NUI Galway’s Irish Centre for Human Rights and An Cumann Staire/History Society will host a Holocaust Memorial Event for 2020 with Tomi Reichental, a survivor of the Bergen-Belsen concentration camp, and Ben Barkow, former Director of London's Wiener Library. The talk will take place on Wednesday, 29 January, at 6pm in Human Biology Building on campus.  Tomi Reichental was born in 1935 in Piestany Slovakia. In 1944 at age nine, he was captured by the Gestapo in Bratislava and deported to Bergen Belsen concentration camp with his mother, grandmother, brother, aunt and cousin. When he was liberated in April 1945, he discovered that 35 members of his extended family had been murdered. His grandparents, uncles, aunts and cousins all died in the Holocaust. Recounting the sights and smells at the concentration camp Tomi said: “Typhoid and diphtheria were the biggest killers, but people were dying of starvation and cold in their hundreds. First the bodies were removed and burned, but later they were just piling up in front of our barracks, there were piles of decomposing bodies. The soldiers who liberated Belsen in April 1945 said they could smell the stench for two miles before they reached the camp. In the camp I could not play like a normal child, we didn’t laugh and we didn’t cry. If you stepped out of line, you could be beaten up even beaten to death. I saw it all with my own eyes.” According to Professor Ray Murphy of NUI Galway’s Irish Centre for Human Rights: ‘Tomi’s message of tolerance and forgiveness is more important today than even. He reminds us of our common humanity and the need for human solidarity.” Ben Barkow recently retired from London's Wiener Library - the world's oldest institution created for the documentation of the Holocaust - where he had worked for 32 years. He is chair of the Academic Advisory Board of the UK Holocaust Memorial Foundation, which is creating Britain's national Holocaust memorial next to the houses of Parliament. He is also on the advisory board of the Imperial War Museum's planned new permanent Holocaust exhibition and is a trustee of a number of a number of Holocaust-related charities.  The discussion at NUI Galway will be followed by a Q&A session. Admission is free but early arrival is advised. -Ends-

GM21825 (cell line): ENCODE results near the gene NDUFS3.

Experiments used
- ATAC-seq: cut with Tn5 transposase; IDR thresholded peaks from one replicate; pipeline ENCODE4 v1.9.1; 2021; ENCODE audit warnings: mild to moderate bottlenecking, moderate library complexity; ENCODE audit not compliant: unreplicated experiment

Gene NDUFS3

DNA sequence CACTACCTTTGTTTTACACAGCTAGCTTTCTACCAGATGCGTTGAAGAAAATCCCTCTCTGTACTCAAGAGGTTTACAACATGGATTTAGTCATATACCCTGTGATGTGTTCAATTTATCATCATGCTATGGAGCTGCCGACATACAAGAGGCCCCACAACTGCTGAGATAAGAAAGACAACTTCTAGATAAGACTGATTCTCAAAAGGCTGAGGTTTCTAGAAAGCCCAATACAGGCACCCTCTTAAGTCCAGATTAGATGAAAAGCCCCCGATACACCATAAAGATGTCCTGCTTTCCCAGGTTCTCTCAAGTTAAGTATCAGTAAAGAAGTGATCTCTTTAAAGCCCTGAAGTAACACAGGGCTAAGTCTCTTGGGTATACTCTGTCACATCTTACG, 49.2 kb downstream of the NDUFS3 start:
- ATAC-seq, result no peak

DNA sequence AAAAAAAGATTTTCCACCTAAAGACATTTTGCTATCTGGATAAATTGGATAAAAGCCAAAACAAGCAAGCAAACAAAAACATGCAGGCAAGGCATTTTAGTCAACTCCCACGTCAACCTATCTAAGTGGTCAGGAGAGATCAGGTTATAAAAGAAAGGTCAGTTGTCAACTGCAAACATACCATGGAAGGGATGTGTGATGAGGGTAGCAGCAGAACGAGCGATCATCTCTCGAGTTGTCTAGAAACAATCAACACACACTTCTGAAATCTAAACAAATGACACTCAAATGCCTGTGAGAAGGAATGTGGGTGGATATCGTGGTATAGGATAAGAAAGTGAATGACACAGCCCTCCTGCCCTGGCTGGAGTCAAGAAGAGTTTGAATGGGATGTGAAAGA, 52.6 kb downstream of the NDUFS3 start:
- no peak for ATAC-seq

Monday, 20 January 2020